Canadian-Somali journalist killed in terror attack mourned as a 'big loss'

Image: Canadian-Somalian journalist Hodan Nalayeh in Las Anod. Nalayeh was
Canadian-Somalian journalist Hodan Nalayeh was killed in a terrorist attack in Somalia's southern port city of Kismayo Saturday. Copyright Mona Nalayeh via AP
Copyright Mona Nalayeh via AP
By Yuliya Talmazan and Charlene Gubash with NBC News World News
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"Everybody is crying for her," Amal Nalayeh, who lives in Canada, told NBC News of her sister.


A prominent Canadian-Somali journalist who was among 27 people killed in a terrorist attack in Somalia's southern port city of Kismayo Saturday is being celebrated for her efforts to change the narrative about her country.

Hodan Nalayeh's family and friends say she dedicated her life to telling stories about Somalia that focused on more than just the devastating civil war that has gripped the country since 1991.

Nalayeh was killed in the assault on the Asasey hotel that began Friday night with a suicide bomber ramming a car packed with explosives and continued with a long gun battle, leaving 27 people dead and 56 others injured.

In a statement posted on Nalayeh's Facebook page, her family said her husband, Farid Jama Suleiman, was also killed in the attack.

"Hodan leaves behind her two children, 11 siblings and beloved parents," the statement said.

"She spent her life devoted to serving the Somali people and reporting on positive, uplifting stories. Her dedicated mission was to spread light and love to the Somali world through her work in journalism. She died serving the Somali community everywhere and doing what she loved most. She brought inspiration and hope to the Somali people through storytelling. She will be deeply missed."

Amal Nalayeh, who lives in Canada, told NBC News over the phone from Nairobi, Kenya that she spoke with her sister just half an hour before she was killed in the attack.

Nalayeh said she was supposed to fly in from Canada on Saturday to stay with Hodan for the summer.

"But it didn't happen and I ended up burying her," she said.

After speaking with Nalayeh shortly before the attack, she said her son told her something was going on in a hotel in Kismayo.

"It took us a while to find out they took her to the hospital, I think she was alive," Nalayeh said. "All she was saying was, 'my children, my children, my children'," Nalayeh said, referring to her sister's sons, aged nine and seven.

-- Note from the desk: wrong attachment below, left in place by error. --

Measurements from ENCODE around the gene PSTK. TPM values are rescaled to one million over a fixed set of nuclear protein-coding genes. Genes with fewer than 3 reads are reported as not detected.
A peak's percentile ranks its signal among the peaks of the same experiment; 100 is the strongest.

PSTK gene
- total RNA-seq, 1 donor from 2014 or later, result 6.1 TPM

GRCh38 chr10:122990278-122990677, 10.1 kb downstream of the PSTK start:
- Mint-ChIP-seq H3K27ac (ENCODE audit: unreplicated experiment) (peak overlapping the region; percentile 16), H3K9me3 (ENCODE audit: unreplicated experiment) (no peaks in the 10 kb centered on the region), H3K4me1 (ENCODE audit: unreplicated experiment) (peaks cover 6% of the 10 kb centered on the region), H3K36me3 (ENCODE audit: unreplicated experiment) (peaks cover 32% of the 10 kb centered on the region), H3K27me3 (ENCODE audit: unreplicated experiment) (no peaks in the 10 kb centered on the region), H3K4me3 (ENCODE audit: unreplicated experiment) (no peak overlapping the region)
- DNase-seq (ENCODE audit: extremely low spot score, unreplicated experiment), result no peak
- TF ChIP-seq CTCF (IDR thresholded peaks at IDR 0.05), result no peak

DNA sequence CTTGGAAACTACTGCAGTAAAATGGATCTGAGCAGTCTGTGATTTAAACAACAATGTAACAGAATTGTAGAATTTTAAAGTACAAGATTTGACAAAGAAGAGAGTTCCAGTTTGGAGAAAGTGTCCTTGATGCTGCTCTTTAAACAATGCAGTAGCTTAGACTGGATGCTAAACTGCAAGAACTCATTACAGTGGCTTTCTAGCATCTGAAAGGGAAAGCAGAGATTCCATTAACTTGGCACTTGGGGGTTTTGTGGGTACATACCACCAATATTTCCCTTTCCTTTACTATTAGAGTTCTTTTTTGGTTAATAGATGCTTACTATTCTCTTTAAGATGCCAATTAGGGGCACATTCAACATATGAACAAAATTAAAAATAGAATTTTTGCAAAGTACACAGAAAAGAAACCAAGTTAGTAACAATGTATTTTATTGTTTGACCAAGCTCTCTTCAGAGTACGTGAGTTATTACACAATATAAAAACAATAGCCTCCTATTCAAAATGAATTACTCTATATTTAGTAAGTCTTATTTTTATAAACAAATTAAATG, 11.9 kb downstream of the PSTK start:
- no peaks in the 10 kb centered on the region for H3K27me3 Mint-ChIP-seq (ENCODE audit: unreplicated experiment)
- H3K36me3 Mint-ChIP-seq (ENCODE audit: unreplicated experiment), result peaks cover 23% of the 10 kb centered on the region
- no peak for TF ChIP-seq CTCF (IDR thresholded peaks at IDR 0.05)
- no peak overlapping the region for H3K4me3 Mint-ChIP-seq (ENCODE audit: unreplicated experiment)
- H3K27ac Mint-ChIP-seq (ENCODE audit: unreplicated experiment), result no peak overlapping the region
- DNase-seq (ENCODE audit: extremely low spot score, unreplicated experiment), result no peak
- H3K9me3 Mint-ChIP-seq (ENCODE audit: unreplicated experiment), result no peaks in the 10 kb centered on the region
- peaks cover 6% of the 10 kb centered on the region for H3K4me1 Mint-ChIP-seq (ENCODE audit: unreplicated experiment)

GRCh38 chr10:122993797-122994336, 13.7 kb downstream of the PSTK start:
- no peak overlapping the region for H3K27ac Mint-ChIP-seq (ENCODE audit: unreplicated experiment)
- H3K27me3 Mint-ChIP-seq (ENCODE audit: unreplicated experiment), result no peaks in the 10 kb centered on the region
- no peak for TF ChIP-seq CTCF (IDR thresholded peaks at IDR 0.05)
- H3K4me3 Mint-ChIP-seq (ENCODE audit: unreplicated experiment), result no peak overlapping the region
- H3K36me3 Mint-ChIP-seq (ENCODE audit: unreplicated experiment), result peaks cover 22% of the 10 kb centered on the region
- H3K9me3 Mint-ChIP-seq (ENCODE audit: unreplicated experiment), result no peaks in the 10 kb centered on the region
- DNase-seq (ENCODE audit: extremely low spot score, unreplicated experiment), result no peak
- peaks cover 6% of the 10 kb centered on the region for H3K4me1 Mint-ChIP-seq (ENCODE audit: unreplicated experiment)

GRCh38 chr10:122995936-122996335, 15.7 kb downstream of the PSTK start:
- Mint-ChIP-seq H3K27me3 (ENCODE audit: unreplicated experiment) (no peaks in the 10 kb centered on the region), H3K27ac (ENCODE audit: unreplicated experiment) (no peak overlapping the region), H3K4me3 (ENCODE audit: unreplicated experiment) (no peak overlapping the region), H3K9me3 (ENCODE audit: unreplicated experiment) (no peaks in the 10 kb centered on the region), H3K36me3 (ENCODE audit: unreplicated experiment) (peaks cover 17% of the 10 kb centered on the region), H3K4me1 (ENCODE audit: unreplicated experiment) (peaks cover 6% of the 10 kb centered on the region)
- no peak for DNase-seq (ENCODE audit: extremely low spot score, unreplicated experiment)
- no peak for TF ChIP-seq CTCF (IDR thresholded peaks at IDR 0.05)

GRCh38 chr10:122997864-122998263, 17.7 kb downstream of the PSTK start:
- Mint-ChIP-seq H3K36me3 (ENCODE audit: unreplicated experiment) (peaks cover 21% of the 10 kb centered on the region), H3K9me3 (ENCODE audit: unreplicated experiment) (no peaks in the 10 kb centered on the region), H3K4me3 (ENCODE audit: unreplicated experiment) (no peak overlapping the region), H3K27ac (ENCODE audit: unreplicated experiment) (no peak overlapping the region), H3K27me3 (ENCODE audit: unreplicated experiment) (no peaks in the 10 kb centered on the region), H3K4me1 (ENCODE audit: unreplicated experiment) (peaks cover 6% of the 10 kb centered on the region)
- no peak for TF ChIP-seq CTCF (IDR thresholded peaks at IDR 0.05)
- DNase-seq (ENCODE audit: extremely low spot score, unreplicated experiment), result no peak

"I don't know how I am going to tell them," she added.

She described her sister as "an unbelievable person" who will be missed.

"[She is a] big loss, big loss to the Somali people, especially the youth. They loved her back home, all over the world. Everybody is crying for her."

In 2014, Nalayeh founded Integration TV, the first English-language TV show for Somalis around the world, which she also frequently hosted.

Nalayeh called her project "the first TV channel dedicated to Somali narrative" in a promotional video on YouTube.

She focused on telling stories about Somalia's people, businesses, nature, cuisine and history.

Nalayeh also frequently tweeted about her life in Kismayo and Somalia in general, using the hashtag #MySomalia.


Nalayeh's family emigrated to Canada when she was five years old.

Before her work in Somalia, Nalayeh worked in the Canadian media industry. She moved to Kismayo, where the deadly attack happened, last year.

Canada's immigration minister, who is Somali by origin, tweeted that Nalayeh "became a voice for many."

"Through her work as a journalist, Hodan highlighted the community's positive stories and contributions in Canada," Ahmed Hussen said in a tweet, adding: "We mourn her loss deeply."

NBC News has reached out to Global Affairs Canada for further comment.


Sadiyo Siad, a British-Somali who said she knew Nalayeh for five years, told NBC News the 43-year-old was "full of life" and "a lovely human being."

"I am devastated beyond belief," said Siad, who like Nalayeh returned to the country to help Somali youth.

"She wanted to do stories on Somalia, positive stories, and wanted people to see the positive side of Somalia other than negative stories you hear in the mainstream media," she said.

Al Shabab, an Islamic terrorist group linked to al Qaeda, claimed responsibility for the attack. NBC News has not verified the claim.

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